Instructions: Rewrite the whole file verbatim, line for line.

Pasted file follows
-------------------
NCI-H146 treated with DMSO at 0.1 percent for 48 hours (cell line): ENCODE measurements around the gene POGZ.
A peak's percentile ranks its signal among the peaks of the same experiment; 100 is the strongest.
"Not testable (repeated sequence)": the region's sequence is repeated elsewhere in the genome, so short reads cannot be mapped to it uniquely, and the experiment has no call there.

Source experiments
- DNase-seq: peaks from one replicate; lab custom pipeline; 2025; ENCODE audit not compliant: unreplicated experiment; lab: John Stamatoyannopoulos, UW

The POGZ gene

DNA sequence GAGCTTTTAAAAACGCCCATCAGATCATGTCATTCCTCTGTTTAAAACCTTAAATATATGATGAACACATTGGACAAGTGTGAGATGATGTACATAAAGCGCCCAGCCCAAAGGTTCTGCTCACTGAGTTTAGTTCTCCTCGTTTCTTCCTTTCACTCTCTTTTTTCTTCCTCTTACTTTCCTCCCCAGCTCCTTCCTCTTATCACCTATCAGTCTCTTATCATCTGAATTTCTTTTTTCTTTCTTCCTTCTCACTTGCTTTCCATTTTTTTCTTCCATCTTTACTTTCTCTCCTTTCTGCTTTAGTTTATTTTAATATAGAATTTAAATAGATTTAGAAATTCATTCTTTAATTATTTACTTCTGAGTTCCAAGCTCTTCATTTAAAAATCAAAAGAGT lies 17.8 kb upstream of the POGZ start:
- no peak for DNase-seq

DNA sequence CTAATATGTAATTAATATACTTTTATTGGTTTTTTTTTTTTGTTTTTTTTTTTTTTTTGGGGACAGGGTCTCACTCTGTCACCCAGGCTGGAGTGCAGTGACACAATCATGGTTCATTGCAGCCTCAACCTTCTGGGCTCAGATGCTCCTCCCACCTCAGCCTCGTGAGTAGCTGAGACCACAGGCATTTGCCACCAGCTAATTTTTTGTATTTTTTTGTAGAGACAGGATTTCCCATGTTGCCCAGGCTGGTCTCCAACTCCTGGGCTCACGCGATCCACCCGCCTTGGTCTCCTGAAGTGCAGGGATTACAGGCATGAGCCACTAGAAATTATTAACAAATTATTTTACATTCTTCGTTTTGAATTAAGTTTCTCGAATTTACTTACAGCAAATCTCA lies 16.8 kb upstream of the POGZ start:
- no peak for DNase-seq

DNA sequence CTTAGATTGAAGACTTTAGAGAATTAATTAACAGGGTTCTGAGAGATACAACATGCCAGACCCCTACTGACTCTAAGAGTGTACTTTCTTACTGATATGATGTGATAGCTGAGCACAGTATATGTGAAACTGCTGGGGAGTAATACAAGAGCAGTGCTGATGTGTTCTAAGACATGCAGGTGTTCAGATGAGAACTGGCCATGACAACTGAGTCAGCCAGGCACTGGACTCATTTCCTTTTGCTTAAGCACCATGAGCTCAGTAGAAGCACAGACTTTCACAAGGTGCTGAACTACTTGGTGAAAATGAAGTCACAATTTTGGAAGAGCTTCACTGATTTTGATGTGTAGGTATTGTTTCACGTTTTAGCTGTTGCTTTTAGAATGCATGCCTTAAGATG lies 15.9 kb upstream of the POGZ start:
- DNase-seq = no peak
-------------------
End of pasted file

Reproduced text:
NCI-H146 treated with DMSO at 0.1 percent for 48 hours (cell line): ENCODE measurements around the gene POGZ.
A peak's percentile ranks its signal among the peaks of the same experiment; 100 is the strongest.
"Not testable (repeated sequence)": the region's sequence is repeated elsewhere in the genome, so short reads cannot be mapped to it uniquely, and the experiment has no call there.

Source experiments
- DNase-seq: peaks from one replicate; lab custom pipeline; 2025; ENCODE audit not compliant: unreplicated experiment; lab: John Stamatoyannopoulos, UW

The POGZ gene

DNA sequence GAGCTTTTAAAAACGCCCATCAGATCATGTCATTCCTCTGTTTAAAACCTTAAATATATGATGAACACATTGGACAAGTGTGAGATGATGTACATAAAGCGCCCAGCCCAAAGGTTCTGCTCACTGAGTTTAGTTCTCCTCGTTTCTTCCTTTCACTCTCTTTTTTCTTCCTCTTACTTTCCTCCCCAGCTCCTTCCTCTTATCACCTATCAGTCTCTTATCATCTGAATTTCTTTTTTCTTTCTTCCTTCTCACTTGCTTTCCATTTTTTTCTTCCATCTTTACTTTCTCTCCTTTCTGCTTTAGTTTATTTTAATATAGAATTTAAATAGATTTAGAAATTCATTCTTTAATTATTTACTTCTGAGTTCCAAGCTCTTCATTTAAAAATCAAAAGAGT lies 17.8 kb upstream of the POGZ start:
- no peak for DNase-seq

DNA sequence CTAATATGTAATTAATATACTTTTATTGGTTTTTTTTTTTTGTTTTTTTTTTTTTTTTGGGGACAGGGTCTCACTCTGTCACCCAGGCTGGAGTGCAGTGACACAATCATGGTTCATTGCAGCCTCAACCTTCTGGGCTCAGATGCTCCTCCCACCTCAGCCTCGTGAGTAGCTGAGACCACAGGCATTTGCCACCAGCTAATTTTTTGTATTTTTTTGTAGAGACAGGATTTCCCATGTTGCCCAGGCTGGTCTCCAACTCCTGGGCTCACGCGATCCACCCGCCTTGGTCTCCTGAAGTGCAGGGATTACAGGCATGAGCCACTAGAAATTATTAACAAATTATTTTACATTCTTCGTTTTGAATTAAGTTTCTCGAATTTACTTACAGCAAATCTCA lies 16.8 kb upstream of the POGZ start:
- no peak for DNase-seq

DNA sequence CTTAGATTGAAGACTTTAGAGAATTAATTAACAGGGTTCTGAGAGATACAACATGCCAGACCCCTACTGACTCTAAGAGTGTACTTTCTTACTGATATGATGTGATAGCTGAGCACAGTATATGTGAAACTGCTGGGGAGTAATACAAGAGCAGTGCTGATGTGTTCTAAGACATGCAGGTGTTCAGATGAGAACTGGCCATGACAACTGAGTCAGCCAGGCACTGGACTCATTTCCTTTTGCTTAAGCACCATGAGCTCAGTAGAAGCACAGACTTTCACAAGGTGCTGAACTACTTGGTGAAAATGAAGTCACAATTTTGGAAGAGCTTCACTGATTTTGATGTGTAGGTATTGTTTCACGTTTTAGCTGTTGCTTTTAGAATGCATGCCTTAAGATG lies 15.9 kb upstream of the POGZ start:
- DNase-seq = no peak